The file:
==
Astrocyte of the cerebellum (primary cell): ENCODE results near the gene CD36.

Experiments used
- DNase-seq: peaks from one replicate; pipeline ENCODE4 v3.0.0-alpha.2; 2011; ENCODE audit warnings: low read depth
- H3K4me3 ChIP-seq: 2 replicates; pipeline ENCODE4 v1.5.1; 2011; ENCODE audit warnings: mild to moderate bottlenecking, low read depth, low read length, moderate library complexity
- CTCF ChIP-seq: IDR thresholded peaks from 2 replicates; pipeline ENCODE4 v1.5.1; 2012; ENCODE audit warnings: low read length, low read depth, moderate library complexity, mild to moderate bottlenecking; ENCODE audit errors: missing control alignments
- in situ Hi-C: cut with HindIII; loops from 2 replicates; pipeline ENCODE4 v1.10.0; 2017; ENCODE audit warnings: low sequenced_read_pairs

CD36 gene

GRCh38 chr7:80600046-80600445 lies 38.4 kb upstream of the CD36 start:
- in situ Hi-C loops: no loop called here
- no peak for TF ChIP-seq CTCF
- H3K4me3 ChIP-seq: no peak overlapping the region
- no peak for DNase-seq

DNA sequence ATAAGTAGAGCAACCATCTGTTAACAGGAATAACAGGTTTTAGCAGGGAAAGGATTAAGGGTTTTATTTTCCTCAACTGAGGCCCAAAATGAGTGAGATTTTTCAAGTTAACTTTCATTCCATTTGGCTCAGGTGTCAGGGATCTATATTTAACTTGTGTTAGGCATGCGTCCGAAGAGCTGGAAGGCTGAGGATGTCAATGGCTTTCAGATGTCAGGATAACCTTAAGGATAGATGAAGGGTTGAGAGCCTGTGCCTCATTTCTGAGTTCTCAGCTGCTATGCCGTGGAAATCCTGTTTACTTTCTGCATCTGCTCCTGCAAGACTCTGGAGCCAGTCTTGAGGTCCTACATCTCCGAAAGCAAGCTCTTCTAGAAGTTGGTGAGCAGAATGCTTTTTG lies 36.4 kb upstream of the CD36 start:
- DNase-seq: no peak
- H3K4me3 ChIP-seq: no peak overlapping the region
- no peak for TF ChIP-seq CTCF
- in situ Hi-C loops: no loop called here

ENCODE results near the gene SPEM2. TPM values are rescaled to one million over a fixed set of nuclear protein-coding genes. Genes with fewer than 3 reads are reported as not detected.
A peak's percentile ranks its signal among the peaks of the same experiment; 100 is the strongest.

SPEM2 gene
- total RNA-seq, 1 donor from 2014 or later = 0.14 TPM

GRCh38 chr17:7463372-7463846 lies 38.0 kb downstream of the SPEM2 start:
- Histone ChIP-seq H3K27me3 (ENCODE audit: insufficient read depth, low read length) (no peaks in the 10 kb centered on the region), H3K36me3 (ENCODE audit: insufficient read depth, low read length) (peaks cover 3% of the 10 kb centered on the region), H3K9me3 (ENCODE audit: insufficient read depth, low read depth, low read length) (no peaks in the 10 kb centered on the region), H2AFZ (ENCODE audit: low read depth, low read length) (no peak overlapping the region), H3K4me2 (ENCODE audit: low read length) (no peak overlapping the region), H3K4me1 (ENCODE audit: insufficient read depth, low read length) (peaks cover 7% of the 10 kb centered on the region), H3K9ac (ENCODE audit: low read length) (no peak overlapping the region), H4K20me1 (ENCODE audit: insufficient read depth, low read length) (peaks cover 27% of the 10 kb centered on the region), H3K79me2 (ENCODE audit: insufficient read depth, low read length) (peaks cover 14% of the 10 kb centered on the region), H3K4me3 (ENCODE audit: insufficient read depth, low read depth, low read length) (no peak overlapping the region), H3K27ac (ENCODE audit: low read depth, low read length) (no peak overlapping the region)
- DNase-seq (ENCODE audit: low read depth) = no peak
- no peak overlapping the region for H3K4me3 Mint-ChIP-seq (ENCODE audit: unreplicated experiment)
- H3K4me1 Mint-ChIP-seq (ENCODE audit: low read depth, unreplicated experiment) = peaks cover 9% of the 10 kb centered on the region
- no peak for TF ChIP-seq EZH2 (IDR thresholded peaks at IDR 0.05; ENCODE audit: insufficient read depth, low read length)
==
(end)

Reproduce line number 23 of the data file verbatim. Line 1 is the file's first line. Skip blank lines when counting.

- Histone ChIP-seq H3K27me3 (ENCODE audit: insufficient read depth, low read length) (no peaks in the 10 kb centered on the region), H3K36me3 (ENCODE audit: insufficient read depth, low read length) (peaks cover 3% of the 10 kb centered on the region), H3K9me3 (ENCODE audit: insufficient read depth, low read depth, low read length) (no peaks in the 10 kb centered on the region), H2AFZ (ENCODE audit: low read depth, low read length) (no peak overlapping the region), H3K4me2 (ENCODE audit: low read length) (no peak overlapping the region), H3K4me1 (ENCODE audit: insufficient read depth, low read length) (peaks cover 7% of the 10 kb centered on the region), H3K9ac (ENCODE audit: low read length) (no peak overlapping the region), H4K20me1 (ENCODE audit: insufficient read depth, low read length) (peaks cover 27% of the 10 kb centered on the region), H3K79me2 (ENCODE audit: insufficient read depth, low read length) (peaks cover 14% of the 10 kb centered on the region), H3K4me3 (ENCODE audit: insufficient read depth, low read depth, low read length) (no peak overlapping the region), H3K27ac (ENCODE audit: low read depth, low read length) (no peak overlapping the region)